Arizona’s S.B. 1062 Bill Protecting Christians Doesn’t Give Businesses License to Discriminate Against Gays and Spanish Jews in New Mexico pt.3

Discrimination or Freedom: Agreeing to Disagree

So today, Arizona Governor Jan Brewer vetoed a bill that would have allowed Christian business owners the right to refuse to provide services for gay weddings. Brewer, who spent several days considering whether to sign the bill or not, said, “it had the potential to create more problems than it purports to solve. It could divide Arizona in ways that we cannot even imagine and no one would ever want.”

For those of us here in New Mexico, we saw this issue rise up a few years ago when the New Mexican photographers refused to photograph a gay wedding. And more recently, a Christian bakery in Oregon was found to have violated the Oregon Equality Act of 2007 when they refused to bake the cake for a gay wedding.

In the Oregon case, the subsequent investigation found, “that the bakery is not a religious institution under the law and that the business’ policy of refusing to make same-sex wedding cakes represents unlawful discrimination based on sexual orientation,” said Charlie Burr, a spokesman for the Bureau of Labor and Industries. Under state law, the complaint against the bakery now moves into a period of “reconciliation”. If they can’t reach an agreement, formal civil charges could be filed and the Kleins (bakery owners) could face hundreds of thousands of dollars in fines.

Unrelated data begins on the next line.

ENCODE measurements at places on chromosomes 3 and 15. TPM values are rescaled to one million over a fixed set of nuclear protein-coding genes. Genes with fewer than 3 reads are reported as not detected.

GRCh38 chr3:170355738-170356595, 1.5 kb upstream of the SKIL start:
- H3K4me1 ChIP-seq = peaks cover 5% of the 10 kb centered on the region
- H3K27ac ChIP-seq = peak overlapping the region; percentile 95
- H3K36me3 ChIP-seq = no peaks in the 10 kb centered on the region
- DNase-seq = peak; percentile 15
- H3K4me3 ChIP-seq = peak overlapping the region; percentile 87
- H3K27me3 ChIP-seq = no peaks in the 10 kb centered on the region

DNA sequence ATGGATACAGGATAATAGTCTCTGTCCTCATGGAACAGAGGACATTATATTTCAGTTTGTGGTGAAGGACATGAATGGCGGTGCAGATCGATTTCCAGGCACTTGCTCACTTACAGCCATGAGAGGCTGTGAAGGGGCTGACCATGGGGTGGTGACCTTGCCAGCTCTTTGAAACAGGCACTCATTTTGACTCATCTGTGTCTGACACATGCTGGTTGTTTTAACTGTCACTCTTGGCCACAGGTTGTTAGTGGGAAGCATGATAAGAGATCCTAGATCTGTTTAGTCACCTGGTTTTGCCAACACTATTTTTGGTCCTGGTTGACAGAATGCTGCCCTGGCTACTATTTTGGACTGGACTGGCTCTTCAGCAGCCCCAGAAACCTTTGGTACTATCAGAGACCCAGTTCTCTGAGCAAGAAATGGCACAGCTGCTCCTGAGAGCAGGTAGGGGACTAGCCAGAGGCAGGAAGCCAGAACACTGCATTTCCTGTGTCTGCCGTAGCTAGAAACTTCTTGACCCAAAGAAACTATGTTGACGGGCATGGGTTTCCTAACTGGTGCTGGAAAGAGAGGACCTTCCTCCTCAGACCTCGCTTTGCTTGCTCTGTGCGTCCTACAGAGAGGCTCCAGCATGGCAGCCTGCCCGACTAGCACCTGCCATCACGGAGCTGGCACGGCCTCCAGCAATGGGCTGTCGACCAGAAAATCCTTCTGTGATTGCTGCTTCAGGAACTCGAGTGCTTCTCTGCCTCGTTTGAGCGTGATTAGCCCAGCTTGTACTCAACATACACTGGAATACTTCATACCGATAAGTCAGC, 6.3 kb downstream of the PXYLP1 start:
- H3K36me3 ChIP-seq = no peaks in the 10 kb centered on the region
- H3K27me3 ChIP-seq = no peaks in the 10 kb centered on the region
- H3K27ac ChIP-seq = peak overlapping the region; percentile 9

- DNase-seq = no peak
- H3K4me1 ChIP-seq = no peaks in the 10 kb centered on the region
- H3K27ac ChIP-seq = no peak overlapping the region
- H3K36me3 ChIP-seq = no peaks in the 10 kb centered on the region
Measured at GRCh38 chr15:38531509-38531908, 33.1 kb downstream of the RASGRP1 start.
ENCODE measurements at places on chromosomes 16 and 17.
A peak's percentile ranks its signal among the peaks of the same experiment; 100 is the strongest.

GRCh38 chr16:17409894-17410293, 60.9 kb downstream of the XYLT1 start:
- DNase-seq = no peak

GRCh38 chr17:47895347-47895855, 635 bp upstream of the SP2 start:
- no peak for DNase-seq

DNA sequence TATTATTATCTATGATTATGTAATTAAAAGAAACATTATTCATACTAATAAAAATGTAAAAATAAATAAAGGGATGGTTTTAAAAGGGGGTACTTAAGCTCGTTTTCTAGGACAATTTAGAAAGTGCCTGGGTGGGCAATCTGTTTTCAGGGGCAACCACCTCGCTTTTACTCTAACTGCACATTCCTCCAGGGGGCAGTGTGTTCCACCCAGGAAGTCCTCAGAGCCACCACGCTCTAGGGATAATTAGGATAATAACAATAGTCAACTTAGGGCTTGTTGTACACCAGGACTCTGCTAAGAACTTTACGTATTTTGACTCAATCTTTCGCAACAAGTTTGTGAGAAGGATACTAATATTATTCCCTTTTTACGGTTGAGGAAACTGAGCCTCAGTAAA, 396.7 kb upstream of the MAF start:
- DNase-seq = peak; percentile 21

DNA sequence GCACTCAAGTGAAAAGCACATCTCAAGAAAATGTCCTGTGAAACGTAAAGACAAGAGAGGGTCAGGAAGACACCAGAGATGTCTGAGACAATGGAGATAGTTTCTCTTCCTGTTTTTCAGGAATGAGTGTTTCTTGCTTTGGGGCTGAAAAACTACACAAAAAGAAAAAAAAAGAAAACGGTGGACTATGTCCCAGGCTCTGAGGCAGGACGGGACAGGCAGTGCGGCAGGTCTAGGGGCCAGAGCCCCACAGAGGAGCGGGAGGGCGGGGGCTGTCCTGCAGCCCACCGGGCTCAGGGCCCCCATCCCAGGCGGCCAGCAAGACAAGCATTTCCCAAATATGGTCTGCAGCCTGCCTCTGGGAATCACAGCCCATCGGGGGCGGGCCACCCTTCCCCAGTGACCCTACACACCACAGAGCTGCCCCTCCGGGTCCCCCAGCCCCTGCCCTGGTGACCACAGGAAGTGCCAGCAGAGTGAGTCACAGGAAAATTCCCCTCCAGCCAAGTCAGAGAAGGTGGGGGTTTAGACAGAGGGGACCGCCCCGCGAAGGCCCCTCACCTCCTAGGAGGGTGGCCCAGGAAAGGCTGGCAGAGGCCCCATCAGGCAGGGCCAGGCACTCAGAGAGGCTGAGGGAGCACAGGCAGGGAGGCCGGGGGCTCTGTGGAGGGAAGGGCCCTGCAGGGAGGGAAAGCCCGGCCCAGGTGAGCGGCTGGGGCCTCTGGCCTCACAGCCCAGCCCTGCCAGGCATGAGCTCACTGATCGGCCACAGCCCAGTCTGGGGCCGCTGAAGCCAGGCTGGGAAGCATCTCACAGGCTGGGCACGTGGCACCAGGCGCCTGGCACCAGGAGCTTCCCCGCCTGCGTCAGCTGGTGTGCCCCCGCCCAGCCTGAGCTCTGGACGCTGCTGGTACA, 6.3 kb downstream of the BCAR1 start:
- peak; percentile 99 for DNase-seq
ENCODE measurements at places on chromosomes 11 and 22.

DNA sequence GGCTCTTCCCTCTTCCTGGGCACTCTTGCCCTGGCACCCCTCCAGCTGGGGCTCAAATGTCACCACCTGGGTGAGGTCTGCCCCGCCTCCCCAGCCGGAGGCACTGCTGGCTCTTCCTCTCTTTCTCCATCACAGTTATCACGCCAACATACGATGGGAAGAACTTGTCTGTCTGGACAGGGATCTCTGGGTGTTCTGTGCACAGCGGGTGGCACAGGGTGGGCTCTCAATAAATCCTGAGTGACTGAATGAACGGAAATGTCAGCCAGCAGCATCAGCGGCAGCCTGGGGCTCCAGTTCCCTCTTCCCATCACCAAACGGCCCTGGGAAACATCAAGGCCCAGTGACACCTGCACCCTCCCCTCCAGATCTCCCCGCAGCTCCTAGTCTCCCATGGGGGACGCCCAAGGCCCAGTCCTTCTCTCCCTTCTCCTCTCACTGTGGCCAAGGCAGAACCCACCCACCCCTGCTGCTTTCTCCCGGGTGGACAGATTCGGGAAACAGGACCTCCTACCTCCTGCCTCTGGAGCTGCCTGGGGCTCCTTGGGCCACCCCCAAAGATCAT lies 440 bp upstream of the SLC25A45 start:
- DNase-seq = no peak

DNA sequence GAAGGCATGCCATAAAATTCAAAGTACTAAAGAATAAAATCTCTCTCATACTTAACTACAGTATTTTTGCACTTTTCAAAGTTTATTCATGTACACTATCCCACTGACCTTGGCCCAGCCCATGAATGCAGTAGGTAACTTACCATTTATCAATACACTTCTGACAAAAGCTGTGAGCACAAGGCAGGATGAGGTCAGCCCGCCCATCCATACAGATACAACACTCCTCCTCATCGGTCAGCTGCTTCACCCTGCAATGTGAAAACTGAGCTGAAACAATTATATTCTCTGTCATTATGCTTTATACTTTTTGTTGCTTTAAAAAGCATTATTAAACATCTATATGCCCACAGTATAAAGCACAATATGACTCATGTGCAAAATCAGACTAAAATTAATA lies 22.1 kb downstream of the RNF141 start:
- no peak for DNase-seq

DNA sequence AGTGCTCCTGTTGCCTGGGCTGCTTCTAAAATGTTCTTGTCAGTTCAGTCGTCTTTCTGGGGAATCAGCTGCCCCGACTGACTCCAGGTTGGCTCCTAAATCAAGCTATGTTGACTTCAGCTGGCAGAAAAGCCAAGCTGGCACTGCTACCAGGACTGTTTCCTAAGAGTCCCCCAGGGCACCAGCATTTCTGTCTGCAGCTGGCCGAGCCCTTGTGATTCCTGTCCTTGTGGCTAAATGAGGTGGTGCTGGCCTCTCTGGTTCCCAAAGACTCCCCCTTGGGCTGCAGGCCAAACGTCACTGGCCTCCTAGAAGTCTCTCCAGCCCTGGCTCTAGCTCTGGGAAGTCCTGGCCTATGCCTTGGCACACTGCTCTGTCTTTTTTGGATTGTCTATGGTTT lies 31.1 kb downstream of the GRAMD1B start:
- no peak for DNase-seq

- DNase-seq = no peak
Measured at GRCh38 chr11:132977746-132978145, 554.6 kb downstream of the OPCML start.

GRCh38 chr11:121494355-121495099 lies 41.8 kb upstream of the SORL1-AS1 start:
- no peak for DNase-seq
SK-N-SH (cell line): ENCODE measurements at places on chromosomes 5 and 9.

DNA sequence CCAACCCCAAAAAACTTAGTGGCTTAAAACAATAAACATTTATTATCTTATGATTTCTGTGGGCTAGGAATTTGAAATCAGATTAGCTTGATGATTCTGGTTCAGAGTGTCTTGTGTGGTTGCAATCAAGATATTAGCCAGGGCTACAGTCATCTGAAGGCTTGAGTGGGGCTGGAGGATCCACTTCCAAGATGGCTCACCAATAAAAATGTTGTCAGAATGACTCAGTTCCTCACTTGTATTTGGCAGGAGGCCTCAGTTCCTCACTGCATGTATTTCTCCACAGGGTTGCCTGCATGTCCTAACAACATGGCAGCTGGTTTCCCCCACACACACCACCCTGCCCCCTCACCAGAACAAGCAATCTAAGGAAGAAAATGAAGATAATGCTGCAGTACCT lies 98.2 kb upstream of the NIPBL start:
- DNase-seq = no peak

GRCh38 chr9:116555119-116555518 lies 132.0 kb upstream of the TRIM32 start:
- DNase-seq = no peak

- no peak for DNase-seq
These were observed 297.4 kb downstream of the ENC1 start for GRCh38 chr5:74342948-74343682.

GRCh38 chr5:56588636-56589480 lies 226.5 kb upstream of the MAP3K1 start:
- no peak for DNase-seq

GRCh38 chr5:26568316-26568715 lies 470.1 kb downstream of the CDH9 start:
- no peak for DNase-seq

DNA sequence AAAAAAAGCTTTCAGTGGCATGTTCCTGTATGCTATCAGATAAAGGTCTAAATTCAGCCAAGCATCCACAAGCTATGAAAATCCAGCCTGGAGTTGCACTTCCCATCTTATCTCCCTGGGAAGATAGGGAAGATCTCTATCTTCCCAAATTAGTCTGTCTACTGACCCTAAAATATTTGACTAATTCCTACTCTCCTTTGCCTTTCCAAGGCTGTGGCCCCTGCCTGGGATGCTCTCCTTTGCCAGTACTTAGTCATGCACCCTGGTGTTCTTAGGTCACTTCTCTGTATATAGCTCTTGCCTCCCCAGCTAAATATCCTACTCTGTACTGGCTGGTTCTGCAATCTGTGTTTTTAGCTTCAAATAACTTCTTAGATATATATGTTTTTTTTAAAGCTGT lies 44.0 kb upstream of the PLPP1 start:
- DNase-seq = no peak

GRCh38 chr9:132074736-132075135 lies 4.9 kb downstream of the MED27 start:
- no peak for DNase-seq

Labor Commissioner Brad Avakian said their desire is to “rehabilitate” businesses like the one owned by the Christian couple. “Everybody is entitled to their own beliefs, but that doesn’t mean that folks have the right to discriminate,” he told the newspaper. “The goal is never to shut down a business. The goal is to rehabilitate.” Aaron Klein said there will be no reconciliation and there will be no rehabilitation. He and his wife will not back down from their Christian beliefs.

Widespread praise and celebration over Brewer’s decision to veto the bill has erupted all over the internet and social media. Many people, Christian and non-Christian alike, have written their support for Brewer’s decision and have cited the need to love and accept everyone as a valid reason to veto the bill. People are calling for the “discrimination, segregation, oppression, public shaming, and hatred” of gays to stop.

And that’s where I have a problem. Do we use these terms too loosely? Our society does not hate, oppress, shame, segregate, or discriminate against the LGBT community. The last time I went into a restaurant, I did not see a section labeled “gay section.” I do not see water fountains with signs posted “for straight people only.” We don’t require homosexuals to pay different taxes or to sit in the back of the bus or prohibit them from a certain career field or from pursuing a college education. We embrace people of all colors, sexual orientation, race, ethnicity, socio-economic background, and religion and encourage them to pursue the American dream.